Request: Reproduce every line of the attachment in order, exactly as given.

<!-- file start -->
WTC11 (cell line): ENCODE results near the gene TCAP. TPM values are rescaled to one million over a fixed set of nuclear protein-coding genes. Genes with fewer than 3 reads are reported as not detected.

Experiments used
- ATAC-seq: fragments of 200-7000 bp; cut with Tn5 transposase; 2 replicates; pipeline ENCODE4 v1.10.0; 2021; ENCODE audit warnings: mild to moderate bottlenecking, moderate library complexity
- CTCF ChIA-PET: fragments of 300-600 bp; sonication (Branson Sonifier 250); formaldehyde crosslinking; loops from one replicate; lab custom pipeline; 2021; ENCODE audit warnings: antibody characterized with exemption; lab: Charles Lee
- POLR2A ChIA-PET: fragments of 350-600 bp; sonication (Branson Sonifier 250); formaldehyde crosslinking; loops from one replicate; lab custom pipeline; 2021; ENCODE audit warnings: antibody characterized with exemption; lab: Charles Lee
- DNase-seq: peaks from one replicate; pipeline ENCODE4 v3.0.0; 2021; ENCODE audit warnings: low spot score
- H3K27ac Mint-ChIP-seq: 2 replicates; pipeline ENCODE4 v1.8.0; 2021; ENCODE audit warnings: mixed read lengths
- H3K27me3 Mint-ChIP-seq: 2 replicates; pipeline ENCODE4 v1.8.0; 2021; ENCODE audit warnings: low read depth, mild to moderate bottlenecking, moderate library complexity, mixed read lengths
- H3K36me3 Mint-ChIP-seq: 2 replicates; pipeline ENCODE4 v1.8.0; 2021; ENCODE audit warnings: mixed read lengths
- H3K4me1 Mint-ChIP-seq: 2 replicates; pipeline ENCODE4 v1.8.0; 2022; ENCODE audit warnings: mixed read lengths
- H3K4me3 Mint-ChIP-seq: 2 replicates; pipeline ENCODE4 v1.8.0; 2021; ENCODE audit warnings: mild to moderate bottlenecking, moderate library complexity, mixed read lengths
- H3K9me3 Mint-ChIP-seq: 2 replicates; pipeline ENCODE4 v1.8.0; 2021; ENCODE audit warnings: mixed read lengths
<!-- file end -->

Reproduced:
WTC11 (cell line): ENCODE results near the gene TCAP. TPM values are rescaled to one million over a fixed set of nuclear protein-coding genes. Genes with fewer than 3 reads are reported as not detected.

Experiments used
- ATAC-seq: fragments of 200-7000 bp; cut with Tn5 transposase; 2 replicates; pipeline ENCODE4 v1.10.0; 2021; ENCODE audit warnings: mild to moderate bottlenecking, moderate library complexity
- CTCF ChIA-PET: fragments of 300-600 bp; sonication (Branson Sonifier 250); formaldehyde crosslinking; loops from one replicate; lab custom pipeline; 2021; ENCODE audit warnings: antibody characterized with exemption; lab: Charles Lee
- POLR2A ChIA-PET: fragments of 350-600 bp; sonication (Branson Sonifier 250); formaldehyde crosslinking; loops from one replicate; lab custom pipeline; 2021; ENCODE audit warnings: antibody characterized with exemption; lab: Charles Lee
- DNase-seq: peaks from one replicate; pipeline ENCODE4 v3.0.0; 2021; ENCODE audit warnings: low spot score
- H3K27ac Mint-ChIP-seq: 2 replicates; pipeline ENCODE4 v1.8.0; 2021; ENCODE audit warnings: mixed read lengths
- H3K27me3 Mint-ChIP-seq: 2 replicates; pipeline ENCODE4 v1.8.0; 2021; ENCODE audit warnings: low read depth, mild to moderate bottlenecking, moderate library complexity, mixed read lengths
- H3K36me3 Mint-ChIP-seq: 2 replicates; pipeline ENCODE4 v1.8.0; 2021; ENCODE audit warnings: mixed read lengths
- H3K4me1 Mint-ChIP-seq: 2 replicates; pipeline ENCODE4 v1.8.0; 2022; ENCODE audit warnings: mixed read lengths
- H3K4me3 Mint-ChIP-seq: 2 replicates; pipeline ENCODE4 v1.8.0; 2021; ENCODE audit warnings: mild to moderate bottlenecking, moderate library complexity, mixed read lengths
- H3K9me3 Mint-ChIP-seq: 2 replicates; pipeline ENCODE4 v1.8.0; 2021; ENCODE audit warnings: mixed read lengths